2

I'm trying to draw a photon turning into a circle formed by one fermions going one way and the other going the other way, but they both go up. Here is my MWE:

\documentclass[amsmath,amssymb,aps,12pt,eqsecnum]{revtex4}  
\usepackage[a4paper]{geometry}  
\linespread{1}  
\usepackage[breaklinks, colorlinks, citecolor=blue]{hyperref}  
\usepackage{slashed}  
\usepackage{simplewick}  
\usepackage{feynmp-auto}  
\usepackage[pdftex]{graphicx}  
\usepackage{textcomp}  
\usepackage{gensymb}  

\begin{fmffile}{rad4}  
    \begin{fmfgraph*}(80,120)  
        \fmftop{t1,t2}  
        \fmfbottom{b1,b2}  
        \fmf{fermion}{b1,v1,t1}  
        \fmf{fermion}{b2,v4,t2}  
        \fmffreeze  
        \fmf{photon}{v1,v2}  
        \fmf{phantom}{v2,v3}  
        \fmf{photon}{v3,v4}  
        \fmffreeze  
        \fmf{fermion,left,tension=0}{v2,v3}  
        \fmf{fermion,right,tension=0}{v3,v2}  
    \end{fmfgraph*}  
\end{fmffile}  

fermion circle

This is what I'm currently getting, any ideas?
(i.e. I would like one of the fermions in the middle to go down and form a circle)
Thanks for the edit egreg!

3

Change that last fermion to

\fmf{fermion,left,tension=0}{v3,v2} 

Since it's going backwards from v3 to v2 it needs to bend left not right. Then you get:

enter image description here

Here's my complete, minimal compilable version of your picture:

\documentclass[border=1cm]{standalone}
\usepackage{feynmp-auto}  
\begin{document}
\begin{fmffile}{rad4}  
    \begin{fmfgraph*}(80,120)  
        \fmftop{t1,t2}  
        \fmfbottom{b1,b2}  
        \fmf{fermion}{b1,v1,t1}  
        \fmf{fermion}{b2,v4,t2}  
        \fmffreeze  
        \fmf{photon}{v1,v2}  
        \fmf{phantom}{v2,v3}  
        \fmf{photon}{v3,v4}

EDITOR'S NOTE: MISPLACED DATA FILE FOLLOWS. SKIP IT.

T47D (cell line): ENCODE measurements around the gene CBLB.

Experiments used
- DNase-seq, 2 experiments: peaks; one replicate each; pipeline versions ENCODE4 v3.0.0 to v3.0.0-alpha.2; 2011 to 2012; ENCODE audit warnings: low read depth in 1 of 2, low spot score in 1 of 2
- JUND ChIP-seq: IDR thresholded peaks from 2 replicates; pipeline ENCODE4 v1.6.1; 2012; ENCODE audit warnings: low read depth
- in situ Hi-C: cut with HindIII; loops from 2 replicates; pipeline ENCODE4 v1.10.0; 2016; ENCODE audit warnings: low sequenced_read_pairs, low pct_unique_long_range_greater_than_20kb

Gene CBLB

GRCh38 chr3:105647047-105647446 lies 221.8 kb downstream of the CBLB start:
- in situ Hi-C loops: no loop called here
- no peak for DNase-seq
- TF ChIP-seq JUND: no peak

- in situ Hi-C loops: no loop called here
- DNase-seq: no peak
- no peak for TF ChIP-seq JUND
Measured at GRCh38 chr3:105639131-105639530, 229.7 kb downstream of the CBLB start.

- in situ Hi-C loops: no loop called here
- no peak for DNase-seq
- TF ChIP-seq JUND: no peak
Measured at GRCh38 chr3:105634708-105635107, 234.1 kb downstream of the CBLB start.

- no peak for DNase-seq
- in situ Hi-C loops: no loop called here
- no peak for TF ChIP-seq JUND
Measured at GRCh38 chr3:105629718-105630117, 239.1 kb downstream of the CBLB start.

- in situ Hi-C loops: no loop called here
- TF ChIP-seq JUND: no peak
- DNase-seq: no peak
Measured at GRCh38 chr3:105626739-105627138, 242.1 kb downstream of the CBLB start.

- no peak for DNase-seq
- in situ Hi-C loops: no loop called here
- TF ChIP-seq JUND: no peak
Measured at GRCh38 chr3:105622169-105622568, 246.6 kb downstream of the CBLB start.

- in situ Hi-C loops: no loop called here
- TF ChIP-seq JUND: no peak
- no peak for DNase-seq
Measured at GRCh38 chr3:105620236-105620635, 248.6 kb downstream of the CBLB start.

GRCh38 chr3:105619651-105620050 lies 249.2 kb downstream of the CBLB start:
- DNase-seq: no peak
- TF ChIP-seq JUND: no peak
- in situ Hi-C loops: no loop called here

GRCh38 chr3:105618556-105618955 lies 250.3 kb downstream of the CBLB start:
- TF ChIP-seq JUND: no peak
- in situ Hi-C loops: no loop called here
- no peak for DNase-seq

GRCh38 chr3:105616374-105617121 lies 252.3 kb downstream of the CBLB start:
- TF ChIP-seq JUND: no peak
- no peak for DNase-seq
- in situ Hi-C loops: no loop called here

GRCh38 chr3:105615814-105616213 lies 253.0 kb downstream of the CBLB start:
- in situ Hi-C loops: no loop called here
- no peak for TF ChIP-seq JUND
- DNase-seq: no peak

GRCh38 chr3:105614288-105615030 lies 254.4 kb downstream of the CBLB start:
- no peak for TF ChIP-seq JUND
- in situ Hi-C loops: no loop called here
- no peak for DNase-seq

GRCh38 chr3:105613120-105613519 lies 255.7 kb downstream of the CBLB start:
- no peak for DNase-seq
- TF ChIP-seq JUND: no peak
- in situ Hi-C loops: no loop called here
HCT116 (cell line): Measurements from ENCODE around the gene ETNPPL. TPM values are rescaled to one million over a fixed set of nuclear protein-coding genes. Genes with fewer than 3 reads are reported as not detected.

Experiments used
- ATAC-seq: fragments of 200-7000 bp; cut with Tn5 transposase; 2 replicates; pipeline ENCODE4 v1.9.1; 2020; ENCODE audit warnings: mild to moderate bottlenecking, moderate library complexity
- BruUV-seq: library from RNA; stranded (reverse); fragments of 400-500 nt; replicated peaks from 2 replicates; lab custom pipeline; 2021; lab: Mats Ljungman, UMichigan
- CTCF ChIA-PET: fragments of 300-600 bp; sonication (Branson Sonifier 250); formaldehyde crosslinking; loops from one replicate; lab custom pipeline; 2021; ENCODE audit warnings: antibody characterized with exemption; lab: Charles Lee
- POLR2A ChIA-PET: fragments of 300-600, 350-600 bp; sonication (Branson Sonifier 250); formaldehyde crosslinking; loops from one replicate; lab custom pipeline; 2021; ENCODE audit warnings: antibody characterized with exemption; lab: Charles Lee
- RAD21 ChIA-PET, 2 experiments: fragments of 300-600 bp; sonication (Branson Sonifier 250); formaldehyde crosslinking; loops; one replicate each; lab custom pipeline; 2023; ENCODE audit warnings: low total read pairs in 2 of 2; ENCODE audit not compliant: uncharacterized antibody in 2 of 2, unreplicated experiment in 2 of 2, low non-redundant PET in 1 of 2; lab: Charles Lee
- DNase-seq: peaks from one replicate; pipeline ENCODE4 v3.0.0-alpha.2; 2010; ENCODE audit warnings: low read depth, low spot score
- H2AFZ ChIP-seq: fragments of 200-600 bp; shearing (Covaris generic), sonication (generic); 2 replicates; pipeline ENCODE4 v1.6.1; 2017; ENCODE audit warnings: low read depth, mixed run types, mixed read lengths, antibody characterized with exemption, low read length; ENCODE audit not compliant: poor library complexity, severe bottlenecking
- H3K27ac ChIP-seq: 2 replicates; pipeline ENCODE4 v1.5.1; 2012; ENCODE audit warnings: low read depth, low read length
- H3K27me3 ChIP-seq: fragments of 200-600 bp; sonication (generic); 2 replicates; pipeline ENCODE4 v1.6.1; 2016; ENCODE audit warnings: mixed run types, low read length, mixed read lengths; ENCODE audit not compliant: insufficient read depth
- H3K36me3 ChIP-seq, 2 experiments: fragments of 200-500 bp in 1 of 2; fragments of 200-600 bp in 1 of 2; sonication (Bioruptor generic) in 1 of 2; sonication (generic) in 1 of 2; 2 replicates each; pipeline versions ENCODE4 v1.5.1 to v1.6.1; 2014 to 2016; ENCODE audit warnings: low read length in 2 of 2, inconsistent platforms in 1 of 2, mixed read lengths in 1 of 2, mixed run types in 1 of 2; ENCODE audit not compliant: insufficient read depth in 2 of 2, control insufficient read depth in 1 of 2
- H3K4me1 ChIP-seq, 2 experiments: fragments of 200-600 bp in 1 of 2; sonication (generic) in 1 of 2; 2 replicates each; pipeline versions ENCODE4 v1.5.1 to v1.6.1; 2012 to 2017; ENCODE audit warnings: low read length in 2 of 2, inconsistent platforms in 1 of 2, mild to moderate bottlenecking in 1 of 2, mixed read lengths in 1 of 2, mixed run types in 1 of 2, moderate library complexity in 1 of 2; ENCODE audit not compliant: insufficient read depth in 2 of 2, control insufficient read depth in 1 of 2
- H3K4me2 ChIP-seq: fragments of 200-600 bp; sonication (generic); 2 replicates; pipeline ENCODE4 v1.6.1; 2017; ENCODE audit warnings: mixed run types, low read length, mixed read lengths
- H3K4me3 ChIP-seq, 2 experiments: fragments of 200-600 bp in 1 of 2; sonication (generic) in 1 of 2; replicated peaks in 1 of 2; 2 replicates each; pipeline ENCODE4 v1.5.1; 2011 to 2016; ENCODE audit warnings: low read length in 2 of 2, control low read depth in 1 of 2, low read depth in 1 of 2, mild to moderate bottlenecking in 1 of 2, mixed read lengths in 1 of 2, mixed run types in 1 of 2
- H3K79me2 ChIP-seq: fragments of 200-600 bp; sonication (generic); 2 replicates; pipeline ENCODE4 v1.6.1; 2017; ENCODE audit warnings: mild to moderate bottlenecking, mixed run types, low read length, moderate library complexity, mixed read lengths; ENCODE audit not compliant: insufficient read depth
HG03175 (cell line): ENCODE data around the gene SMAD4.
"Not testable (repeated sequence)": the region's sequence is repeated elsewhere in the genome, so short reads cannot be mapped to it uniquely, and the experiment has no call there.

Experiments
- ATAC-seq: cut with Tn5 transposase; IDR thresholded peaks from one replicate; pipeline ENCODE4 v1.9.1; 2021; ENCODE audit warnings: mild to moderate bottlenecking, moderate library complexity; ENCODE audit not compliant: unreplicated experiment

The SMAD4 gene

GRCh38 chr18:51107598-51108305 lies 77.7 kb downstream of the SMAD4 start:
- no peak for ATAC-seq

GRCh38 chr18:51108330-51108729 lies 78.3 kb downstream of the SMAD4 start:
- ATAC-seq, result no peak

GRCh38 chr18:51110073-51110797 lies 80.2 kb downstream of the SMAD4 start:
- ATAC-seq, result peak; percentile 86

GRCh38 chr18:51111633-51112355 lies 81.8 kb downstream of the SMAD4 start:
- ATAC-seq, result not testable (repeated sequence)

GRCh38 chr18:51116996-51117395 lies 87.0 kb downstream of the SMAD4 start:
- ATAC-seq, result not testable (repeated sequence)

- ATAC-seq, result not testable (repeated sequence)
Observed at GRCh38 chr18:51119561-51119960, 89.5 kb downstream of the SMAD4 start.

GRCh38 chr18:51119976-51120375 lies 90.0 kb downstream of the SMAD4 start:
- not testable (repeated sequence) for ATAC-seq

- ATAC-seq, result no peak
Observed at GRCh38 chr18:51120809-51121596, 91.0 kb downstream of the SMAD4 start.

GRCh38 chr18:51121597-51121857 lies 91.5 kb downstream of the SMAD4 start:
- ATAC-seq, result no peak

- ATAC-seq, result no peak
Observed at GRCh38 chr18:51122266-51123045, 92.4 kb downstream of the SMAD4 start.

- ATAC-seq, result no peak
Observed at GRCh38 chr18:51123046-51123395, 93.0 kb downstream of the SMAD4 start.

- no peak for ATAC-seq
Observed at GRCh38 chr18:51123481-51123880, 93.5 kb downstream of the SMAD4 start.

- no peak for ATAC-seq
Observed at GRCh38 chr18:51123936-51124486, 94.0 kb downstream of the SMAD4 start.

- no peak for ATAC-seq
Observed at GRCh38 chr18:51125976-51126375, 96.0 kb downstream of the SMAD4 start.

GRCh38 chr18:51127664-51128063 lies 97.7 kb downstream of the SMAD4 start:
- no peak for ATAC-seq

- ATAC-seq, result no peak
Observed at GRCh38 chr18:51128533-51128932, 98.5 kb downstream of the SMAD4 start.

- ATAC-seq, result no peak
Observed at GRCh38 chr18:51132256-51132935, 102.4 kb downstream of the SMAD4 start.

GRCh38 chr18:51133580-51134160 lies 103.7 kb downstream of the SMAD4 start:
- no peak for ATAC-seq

\fmffreeze  
        \fmf{fermion,left,tension=0}{v2,v3}  
        \fmf{fermion,left,tension=0}{v3,v2}  
    \end{fmfgraph*}  
\end{fmffile}  
\end{document}
  • I would like to generate the same diagram, but then with a dashed line coming out of the loop in the middle. It should go to the top. Any ideas on how to do that? – Funzies Feb 26 '16 at 13:38
  • I tried \begin{fmfgraph*}(75,50) \fmfleft{i1,o1} \fmfright{i2,o2} \fmftop{t1} \fmf{fermion}{i1,v1,o1} \fmf{fermion}{i2,v5,o2} \fmf{photon}{v1,v2} \fmf{phantom}{v2,v4} \fmf{photon}{v4,v5} \fmf{fermion,left,tension=0}{v2,v3} \fmf{fermion,left,tension=0}{v3,v4} \fmf{fermion,left,tension=0}{v4,v2} \fmf{dashes}{v3,t1} \end{fmfgraph*} But it looks horrible. – Funzies Feb 26 '16 at 13:49
  • @Funzies - the usual thing to do here is to ask a new question as a new question not just as a comment. – Thruston Feb 26 '16 at 16:38
  • @Funzies as I didn't see you posting a separate question about this, I'll suggest solution here. You should first put an \fmffreeze command after the diagram in this answer, and after that add your t1 and v3 vertices. And with \fmfforce you can set their position as you like. See for example the TeX code of this diagram with a gluon line drawn after \fmffreeze. – BartoNaz Jul 7 '16 at 11:04

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